On Monday, September 29th 1941 at 8am, Shepsa and Sura Gershunovich appeared at the corner of Melnikiva and Dokterivskaya streets in Kiev Russia, as ordered by the town police.
Shepsa and Sura were decent, God-fearing Russians who worked hard, and followed the laws of Torah. They raised children, eked out a living, and believed that God would provide. They were my great grandparents.
At 9 am, along with over 30,00 other “Yids” who had gathered as ordered, they were marched to Babi Yar, a huge ravine north of the city. They were stripped of their clothes and belongings and layered like plywood into the ditch. Then they were systematically shot to death and buried beneath the rubble. By 8 pm, all the “Yids” were dead.
The people who died that day were not criminals. They had not stolen, shot or raped. They had not offended. They had not provoked. They left behind mothers and fathers, sons and daughters, family and friends. They never said goodbye, or ‘I love you” one last time. They never received final prayers. They were simply destroyed. Why? Because they were Jewish.
Antisemitism has been around for as long as there have been Jewish people. It manifests in many ways from the extremes of Nazi Germany to Jews being excluded from certain professions, schools, social clubs et al. Since the formation of Israel in 1948, being anti-Israel has become a proxy for antisemitism.
In recent years, many Israelis and American Jews face the dilemma of how to continue supporting Israel even though disagreeing with the policies of Netanyahu against Palestine. This has come to a head in the past weeks after the October 7th massacre of innocent Israeli civilians by a known terrorist group. Hamas rules Palestine, but it is not Palestine. Hamas has pledged to wipe the Jews off the face of the earth and has resisted any peace agreement which acknowledges that the Jewish people have right to exist.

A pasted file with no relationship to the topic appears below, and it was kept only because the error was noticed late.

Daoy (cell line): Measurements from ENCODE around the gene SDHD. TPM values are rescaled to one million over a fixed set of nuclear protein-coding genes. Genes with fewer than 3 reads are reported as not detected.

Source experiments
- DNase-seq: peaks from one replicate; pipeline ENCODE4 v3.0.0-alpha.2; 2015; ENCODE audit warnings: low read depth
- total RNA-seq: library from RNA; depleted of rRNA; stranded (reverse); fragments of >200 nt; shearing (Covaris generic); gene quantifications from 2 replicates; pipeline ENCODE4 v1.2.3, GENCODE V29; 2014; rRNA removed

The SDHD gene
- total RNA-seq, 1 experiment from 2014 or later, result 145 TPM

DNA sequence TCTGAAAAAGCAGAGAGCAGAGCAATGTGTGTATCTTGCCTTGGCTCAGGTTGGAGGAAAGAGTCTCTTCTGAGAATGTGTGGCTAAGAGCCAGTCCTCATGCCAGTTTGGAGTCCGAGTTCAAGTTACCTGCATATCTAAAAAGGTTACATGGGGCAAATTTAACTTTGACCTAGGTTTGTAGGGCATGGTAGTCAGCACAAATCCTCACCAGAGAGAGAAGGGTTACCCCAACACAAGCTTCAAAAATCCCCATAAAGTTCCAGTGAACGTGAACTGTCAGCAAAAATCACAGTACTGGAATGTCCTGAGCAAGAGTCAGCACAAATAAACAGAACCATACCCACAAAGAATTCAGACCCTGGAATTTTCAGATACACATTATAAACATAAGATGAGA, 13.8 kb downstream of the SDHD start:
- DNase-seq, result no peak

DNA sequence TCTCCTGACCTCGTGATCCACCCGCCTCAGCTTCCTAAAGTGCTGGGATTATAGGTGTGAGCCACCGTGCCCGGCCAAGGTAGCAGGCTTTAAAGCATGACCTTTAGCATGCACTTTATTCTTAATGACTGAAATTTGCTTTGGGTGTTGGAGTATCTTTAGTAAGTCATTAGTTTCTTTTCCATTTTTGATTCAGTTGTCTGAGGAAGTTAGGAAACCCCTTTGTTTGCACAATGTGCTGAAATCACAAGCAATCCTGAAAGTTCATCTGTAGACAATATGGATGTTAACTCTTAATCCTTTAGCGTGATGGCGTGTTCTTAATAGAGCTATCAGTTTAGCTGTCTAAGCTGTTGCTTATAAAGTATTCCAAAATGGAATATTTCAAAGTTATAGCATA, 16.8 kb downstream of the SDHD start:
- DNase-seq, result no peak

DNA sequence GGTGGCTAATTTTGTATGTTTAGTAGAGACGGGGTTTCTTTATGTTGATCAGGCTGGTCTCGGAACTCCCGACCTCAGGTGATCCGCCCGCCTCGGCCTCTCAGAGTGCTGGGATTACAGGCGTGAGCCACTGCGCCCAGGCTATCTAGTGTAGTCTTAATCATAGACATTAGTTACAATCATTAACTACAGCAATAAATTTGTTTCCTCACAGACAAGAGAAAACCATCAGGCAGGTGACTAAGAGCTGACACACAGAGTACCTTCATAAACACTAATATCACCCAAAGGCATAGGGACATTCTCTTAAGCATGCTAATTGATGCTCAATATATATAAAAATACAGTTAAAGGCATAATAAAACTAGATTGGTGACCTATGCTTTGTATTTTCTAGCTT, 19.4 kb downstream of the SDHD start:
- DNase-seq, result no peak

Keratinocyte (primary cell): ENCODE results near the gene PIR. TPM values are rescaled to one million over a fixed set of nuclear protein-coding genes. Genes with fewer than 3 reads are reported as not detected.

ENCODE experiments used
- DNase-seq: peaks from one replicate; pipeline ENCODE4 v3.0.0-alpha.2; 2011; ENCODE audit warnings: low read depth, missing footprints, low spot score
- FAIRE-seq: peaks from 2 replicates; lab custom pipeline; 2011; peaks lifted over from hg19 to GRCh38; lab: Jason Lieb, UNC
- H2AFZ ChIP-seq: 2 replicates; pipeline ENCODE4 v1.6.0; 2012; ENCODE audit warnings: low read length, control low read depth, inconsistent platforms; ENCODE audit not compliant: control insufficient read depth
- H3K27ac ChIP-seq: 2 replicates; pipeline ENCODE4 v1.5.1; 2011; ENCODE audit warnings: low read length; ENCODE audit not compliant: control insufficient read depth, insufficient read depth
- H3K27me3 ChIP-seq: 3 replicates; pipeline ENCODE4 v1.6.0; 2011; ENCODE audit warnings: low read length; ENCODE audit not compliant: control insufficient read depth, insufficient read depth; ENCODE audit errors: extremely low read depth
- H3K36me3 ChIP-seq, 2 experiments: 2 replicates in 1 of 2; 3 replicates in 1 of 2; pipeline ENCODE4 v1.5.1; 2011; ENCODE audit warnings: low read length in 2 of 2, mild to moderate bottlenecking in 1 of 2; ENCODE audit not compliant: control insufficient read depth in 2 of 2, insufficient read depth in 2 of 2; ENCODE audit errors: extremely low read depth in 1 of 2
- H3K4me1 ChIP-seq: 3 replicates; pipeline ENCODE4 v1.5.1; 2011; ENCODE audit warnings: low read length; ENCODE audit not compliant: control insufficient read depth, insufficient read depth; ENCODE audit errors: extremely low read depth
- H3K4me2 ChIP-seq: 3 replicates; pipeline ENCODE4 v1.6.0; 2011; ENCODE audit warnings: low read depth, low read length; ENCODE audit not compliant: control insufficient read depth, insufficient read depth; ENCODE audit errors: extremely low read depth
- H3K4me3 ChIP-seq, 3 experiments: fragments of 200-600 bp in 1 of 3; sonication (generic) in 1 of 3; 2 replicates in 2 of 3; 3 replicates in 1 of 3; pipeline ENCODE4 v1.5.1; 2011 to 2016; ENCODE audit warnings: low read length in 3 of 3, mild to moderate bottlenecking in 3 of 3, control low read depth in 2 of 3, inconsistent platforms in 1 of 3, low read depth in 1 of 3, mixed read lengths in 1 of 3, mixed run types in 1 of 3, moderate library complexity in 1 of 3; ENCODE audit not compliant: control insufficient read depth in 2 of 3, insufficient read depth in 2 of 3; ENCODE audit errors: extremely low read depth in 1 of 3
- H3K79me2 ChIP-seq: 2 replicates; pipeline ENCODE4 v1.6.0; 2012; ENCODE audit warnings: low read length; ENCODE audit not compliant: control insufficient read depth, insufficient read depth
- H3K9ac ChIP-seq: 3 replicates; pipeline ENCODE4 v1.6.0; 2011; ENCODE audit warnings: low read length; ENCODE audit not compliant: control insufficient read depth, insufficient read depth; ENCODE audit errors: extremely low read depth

But look what has happened on college campuses in America; students are protesting in support of Palestine and Hamas. Supporting Palestine is not a universal cause, but it is an understandable one. Supporting Hamas on the other hand, means supporting Jewish elimination.
Last Friday, friends of mine came out of Shabbat services to signs that said, “Kill the Jews”. There is no mistaking the sentiment of those signs. Remember that 1400 Jews had just been slaughtered and butchered on their home territory. Over one hundred Israelis are still being held hostage by Hamas. Yet Israel is now seen as the aggressor.
I, and every other Jewish person I have spoken to, do not want innocent Gazans to be treated with the same savagery as the Israelis were. We know the enemy is Hamas and not Gaza. Yet how quickly the public and media have turned against Israel because of its retaliation.
Antisemitism ignites quickly and viciously. If you are not on guard, you can lose control of it.
In a country where guns can be carried easily, and where intolerance has become more prevalent, antisemitic violence is becoming more likely. We have to make sure it does not become more acceptable.
Joan Weaving embarked on a successful business career as the first woman Product Manager for Nabisco, Inc., and a Corporate Vice President for Equitable, before starting her own consulting company in 1988, specializing in leadership development and executive coaching for major corporations. Joan has been an active OLLI participant and has played a key role in the conceptualization and execution of the annual Board of Advisor’s retreat. Joan leads our Exploring Leadership Opportunities class in the fall term.
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